By Larry Peterson
The following three saints are known as the Ice Saints. Their names are St. Mamertus, St. Pancras, and St. Servatius.
- Mamertus was the bishop who introduced us to the days of prayer and fasting known as Rogation Days. He died in 475 A.D.
- Pancras is a much-loved boy saint (especially in Europe) who was beheaded in the year 313 during the persecution of Christians under the emperor, Diocletian. He was only fourteen years of age yet refused to reject his Christianity. He paid the ultimate price.
- Lastly, there is St. Servatius who was Bishop of Tongeren (now the Netherlands). Early biographies of Servatius suggest he was born in Armenia and was a cousin to John the Baptist. It followed that made him a distant cousin of Jesus (This is not documented). He died in 384 A.D.
These three saints have their feast days on May 11, May 12, and May 13; respectively. So why are they known as the Ice Saints? The reason is as obvious as it seems; it is because of the weather. What follows may be true but more than likely it is documented folklore with millions of believers.
Most of this has to do with Northern Europe. In that part of the world, the month of April can have quite a few days that are warm and sunny. Then along comes the month of May. Slowly but surely, as the days move on, the temperatures begin to drop. There is an extra onslaught of biting cold, wind, and rain and people have to turn on their heat and start wearing sweaters again.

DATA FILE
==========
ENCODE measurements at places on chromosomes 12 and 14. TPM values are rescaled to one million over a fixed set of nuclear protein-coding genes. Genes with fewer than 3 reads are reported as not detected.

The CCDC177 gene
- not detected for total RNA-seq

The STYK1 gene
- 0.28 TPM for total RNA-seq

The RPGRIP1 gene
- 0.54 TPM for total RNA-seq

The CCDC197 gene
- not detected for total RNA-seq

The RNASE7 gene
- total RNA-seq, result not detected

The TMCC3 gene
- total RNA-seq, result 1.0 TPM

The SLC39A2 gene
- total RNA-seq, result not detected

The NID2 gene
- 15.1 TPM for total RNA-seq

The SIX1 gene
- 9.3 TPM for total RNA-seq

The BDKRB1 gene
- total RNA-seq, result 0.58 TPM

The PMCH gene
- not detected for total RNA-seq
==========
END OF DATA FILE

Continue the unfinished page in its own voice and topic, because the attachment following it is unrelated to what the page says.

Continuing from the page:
This ongoing weather anomaly in Europe has a long history and is called “Eisheligen.” This refers to the period in May when, according to the stories told by farmers, the weather is much too unstable to plant crops. Why would mid-May be too early to plant? Because of the danger of frost. Many folks thought this was a bit ridiculous, but most farmers did not. Planting did not start until after “Eisheligen.”
This whole business of the Ice Saints began when students of Galileo examined weather documents and realized that the days from May11 thru May 13 often brought a spell of cold weather. This weather invariably caused frost which would be the last frosts of spring.
In Germany, the legend of the Ice Saints led people to believe that there were special “iron nights” which was prone to frost but they confused them with dates ten days apart from the others. They believed the dates were from May 22 thru May 24. Their mistake was they failed to take into account the change from the Julian Calendar to the Gregorian Calendar in 1582. The change caused ten days to be removed. Therefore the dates moved to May 11th thru the 13th.
So as it happens, Saints Mamertus, Pancras (aka Pancratius) and Servatius, are mostly known as the Ice Saints. Their individuality has been compromised by the legend. There is a proverb in England that says, “Ne’er cast a clout til May be out.” A “clout” was clothes, and the saying simply meant “don’t take your clothes off until the end of May.
Ironically, scientists have been unable to determine if the legendary weather patterns actually cause frost in May. No matter, even with all the kerfuffle over climate change, when the month of May comes around, most Europeans will still talk about the Ice Saints.
Saints Mamertus, Pancras (Pancratius), and Servatius were real people and are venerated saints. In fact, there is a Major Shrine dedicated to St. Pancras in Rome and a Major Shrine at the Basilica of St. Servatius, located in the Netherlands.
We humbly ask the Ice Saints to pray for us all.
copyright©Larry Peterson 2019